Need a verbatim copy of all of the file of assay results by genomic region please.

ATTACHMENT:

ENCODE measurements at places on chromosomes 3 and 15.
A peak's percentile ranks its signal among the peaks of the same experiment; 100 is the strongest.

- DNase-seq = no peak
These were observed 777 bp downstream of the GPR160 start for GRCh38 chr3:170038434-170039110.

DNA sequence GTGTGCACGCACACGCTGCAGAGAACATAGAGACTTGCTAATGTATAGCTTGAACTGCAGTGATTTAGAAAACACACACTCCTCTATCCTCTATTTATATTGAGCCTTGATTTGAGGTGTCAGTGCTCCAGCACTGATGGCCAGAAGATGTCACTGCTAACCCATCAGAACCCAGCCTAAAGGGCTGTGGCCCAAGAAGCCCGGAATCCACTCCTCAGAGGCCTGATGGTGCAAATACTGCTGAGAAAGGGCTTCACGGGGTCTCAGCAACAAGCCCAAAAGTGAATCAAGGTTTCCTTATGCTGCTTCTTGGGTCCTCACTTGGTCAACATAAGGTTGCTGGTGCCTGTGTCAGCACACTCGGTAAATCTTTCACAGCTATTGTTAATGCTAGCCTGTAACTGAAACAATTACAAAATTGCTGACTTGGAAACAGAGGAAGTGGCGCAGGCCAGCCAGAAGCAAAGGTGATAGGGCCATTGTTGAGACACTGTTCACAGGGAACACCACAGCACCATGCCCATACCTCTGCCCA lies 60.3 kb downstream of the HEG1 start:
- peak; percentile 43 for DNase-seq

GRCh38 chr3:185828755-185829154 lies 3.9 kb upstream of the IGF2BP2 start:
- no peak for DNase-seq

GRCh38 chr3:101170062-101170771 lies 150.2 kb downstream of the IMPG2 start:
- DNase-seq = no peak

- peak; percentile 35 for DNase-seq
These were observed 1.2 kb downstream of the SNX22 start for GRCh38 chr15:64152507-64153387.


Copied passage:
ENCODE measurements at places on chromosomes 3 and 15.
A peak's percentile ranks its signal among the peaks of the same experiment; 100 is the strongest.

- DNase-seq = no peak
These were observed 777 bp downstream of the GPR160 start for GRCh38 chr3:170038434-170039110.

DNA sequence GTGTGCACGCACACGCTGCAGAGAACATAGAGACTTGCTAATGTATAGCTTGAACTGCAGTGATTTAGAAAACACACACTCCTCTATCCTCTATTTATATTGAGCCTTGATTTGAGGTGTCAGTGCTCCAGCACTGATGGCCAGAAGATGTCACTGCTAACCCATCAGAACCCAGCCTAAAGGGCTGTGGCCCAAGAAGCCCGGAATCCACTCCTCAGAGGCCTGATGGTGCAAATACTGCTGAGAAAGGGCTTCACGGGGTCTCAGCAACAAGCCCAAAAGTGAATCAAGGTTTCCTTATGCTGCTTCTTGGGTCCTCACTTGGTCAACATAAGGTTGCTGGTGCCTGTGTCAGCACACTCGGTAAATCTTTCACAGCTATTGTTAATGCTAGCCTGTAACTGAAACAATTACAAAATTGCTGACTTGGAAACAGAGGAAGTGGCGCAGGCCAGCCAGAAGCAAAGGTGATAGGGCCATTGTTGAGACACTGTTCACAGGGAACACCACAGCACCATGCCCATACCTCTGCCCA lies 60.3 kb downstream of the HEG1 start:
- peak; percentile 43 for DNase-seq

GRCh38 chr3:185828755-185829154 lies 3.9 kb upstream of the IGF2BP2 start:
- no peak for DNase-seq

GRCh38 chr3:101170062-101170771 lies 150.2 kb downstream of the IMPG2 start:
- DNase-seq = no peak

- peak; percentile 35 for DNase-seq
These were observed 1.2 kb downstream of the SNX22 start for GRCh38 chr15:64152507-64153387.